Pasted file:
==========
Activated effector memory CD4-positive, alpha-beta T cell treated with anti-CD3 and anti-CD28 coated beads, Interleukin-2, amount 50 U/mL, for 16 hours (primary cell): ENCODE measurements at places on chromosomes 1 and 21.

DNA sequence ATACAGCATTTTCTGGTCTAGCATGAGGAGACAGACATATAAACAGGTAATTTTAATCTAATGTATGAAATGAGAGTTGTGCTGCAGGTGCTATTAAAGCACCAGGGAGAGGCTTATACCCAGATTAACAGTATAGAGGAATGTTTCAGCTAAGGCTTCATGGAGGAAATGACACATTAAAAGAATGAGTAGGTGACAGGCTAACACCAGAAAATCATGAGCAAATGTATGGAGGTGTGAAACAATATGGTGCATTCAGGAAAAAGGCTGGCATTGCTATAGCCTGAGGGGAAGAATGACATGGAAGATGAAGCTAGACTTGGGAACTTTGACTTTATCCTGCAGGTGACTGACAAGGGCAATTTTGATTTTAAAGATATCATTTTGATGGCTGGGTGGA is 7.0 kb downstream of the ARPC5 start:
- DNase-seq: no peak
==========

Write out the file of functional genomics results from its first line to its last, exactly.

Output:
Activated effector memory CD4-positive, alpha-beta T cell treated with anti-CD3 and anti-CD28 coated beads, Interleukin-2, amount 50 U/mL, for 16 hours (primary cell): ENCODE measurements at places on chromosomes 1 and 21.

DNA sequence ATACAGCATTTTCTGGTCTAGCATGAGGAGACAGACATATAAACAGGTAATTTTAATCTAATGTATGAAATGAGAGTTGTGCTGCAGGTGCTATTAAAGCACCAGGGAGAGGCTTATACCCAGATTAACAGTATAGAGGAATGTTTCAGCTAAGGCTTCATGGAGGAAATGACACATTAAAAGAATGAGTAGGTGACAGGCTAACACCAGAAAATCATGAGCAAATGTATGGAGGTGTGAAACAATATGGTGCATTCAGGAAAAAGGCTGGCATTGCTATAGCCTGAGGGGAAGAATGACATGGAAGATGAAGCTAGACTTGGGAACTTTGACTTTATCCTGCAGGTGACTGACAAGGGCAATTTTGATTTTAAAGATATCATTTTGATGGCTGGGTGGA is 7.0 kb downstream of the ARPC5 start:
- DNase-seq: no peak